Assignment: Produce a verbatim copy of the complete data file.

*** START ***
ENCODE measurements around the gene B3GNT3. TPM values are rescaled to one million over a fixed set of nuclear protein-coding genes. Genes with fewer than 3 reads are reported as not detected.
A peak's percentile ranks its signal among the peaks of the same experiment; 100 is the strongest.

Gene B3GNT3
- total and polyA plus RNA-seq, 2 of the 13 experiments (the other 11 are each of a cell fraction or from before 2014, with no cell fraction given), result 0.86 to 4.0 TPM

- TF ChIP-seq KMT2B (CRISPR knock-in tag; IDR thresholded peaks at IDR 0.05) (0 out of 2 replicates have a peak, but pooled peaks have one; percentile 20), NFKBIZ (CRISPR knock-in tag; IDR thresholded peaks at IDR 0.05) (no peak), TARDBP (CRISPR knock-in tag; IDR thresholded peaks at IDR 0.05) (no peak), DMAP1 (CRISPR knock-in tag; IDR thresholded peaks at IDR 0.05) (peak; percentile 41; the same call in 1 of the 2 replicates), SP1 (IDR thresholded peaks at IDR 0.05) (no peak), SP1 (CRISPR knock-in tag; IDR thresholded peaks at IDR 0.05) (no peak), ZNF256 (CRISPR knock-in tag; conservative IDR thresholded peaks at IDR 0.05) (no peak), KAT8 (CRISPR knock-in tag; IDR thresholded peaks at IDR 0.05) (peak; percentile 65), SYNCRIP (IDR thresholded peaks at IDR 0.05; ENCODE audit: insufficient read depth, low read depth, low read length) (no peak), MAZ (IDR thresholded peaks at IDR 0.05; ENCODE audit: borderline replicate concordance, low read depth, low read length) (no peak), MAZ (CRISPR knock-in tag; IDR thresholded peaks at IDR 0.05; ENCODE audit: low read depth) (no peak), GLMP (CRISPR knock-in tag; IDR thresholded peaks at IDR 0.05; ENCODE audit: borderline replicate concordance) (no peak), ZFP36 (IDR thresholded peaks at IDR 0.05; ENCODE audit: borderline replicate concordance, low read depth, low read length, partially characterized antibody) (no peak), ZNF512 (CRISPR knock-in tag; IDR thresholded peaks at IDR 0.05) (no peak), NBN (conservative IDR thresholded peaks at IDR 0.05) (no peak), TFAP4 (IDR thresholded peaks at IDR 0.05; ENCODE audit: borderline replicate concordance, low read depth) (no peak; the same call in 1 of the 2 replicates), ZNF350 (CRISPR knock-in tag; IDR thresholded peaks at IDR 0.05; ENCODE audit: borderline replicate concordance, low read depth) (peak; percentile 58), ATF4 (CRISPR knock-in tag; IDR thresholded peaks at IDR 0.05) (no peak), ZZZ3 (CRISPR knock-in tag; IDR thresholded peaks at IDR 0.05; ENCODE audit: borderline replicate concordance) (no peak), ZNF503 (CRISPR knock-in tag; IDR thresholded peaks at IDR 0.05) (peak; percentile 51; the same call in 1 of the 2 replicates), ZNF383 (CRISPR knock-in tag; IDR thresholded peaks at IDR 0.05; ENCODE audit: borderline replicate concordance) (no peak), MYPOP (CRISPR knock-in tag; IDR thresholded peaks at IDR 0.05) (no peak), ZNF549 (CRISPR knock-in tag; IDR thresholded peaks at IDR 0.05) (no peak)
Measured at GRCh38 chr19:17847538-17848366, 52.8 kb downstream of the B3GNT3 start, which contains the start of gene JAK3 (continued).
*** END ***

ENCODE measurements around the gene B3GNT3. TPM values are rescaled to one million over a fixed set of nuclear protein-coding genes. Genes with fewer than 3 reads are reported as not detected.
A peak's percentile ranks its signal among the peaks of the same experiment; 100 is the strongest.

Gene B3GNT3
- total and polyA plus RNA-seq, 2 of the 13 experiments (the other 11 are each of a cell fraction or from before 2014, with no cell fraction given), result 0.86 to 4.0 TPM

- TF ChIP-seq KMT2B (CRISPR knock-in tag; IDR thresholded peaks at IDR 0.05) (0 out of 2 replicates have a peak, but pooled peaks have one; percentile 20), NFKBIZ (CRISPR knock-in tag; IDR thresholded peaks at IDR 0.05) (no peak), TARDBP (CRISPR knock-in tag; IDR thresholded peaks at IDR 0.05) (no peak), DMAP1 (CRISPR knock-in tag; IDR thresholded peaks at IDR 0.05) (peak; percentile 41; the same call in 1 of the 2 replicates), SP1 (IDR thresholded peaks at IDR 0.05) (no peak), SP1 (CRISPR knock-in tag; IDR thresholded peaks at IDR 0.05) (no peak), ZNF256 (CRISPR knock-in tag; conservative IDR thresholded peaks at IDR 0.05) (no peak), KAT8 (CRISPR knock-in tag; IDR thresholded peaks at IDR 0.05) (peak; percentile 65), SYNCRIP (IDR thresholded peaks at IDR 0.05; ENCODE audit: insufficient read depth, low read depth, low read length) (no peak), MAZ (IDR thresholded peaks at IDR 0.05; ENCODE audit: borderline replicate concordance, low read depth, low read length) (no peak), MAZ (CRISPR knock-in tag; IDR thresholded peaks at IDR 0.05; ENCODE audit: low read depth) (no peak), GLMP (CRISPR knock-in tag; IDR thresholded peaks at IDR 0.05; ENCODE audit: borderline replicate concordance) (no peak), ZFP36 (IDR thresholded peaks at IDR 0.05; ENCODE audit: borderline replicate concordance, low read depth, low read length, partially characterized antibody) (no peak), ZNF512 (CRISPR knock-in tag; IDR thresholded peaks at IDR 0.05) (no peak), NBN (conservative IDR thresholded peaks at IDR 0.05) (no peak), TFAP4 (IDR thresholded peaks at IDR 0.05; ENCODE audit: borderline replicate concordance, low read depth) (no peak; the same call in 1 of the 2 replicates), ZNF350 (CRISPR knock-in tag; IDR thresholded peaks at IDR 0.05; ENCODE audit: borderline replicate concordance, low read depth) (peak; percentile 58), ATF4 (CRISPR knock-in tag; IDR thresholded peaks at IDR 0.05) (no peak), ZZZ3 (CRISPR knock-in tag; IDR thresholded peaks at IDR 0.05; ENCODE audit: borderline replicate concordance) (no peak), ZNF503 (CRISPR knock-in tag; IDR thresholded peaks at IDR 0.05) (peak; percentile 51; the same call in 1 of the 2 replicates), ZNF383 (CRISPR knock-in tag; IDR thresholded peaks at IDR 0.05; ENCODE audit: borderline replicate concordance) (no peak), MYPOP (CRISPR knock-in tag; IDR thresholded peaks at IDR 0.05) (no peak), ZNF549 (CRISPR knock-in tag; IDR thresholded peaks at IDR 0.05) (no peak)
Measured at GRCh38 chr19:17847538-17848366, 52.8 kb downstream of the B3GNT3 start, which contains the start of gene JAK3 (continued).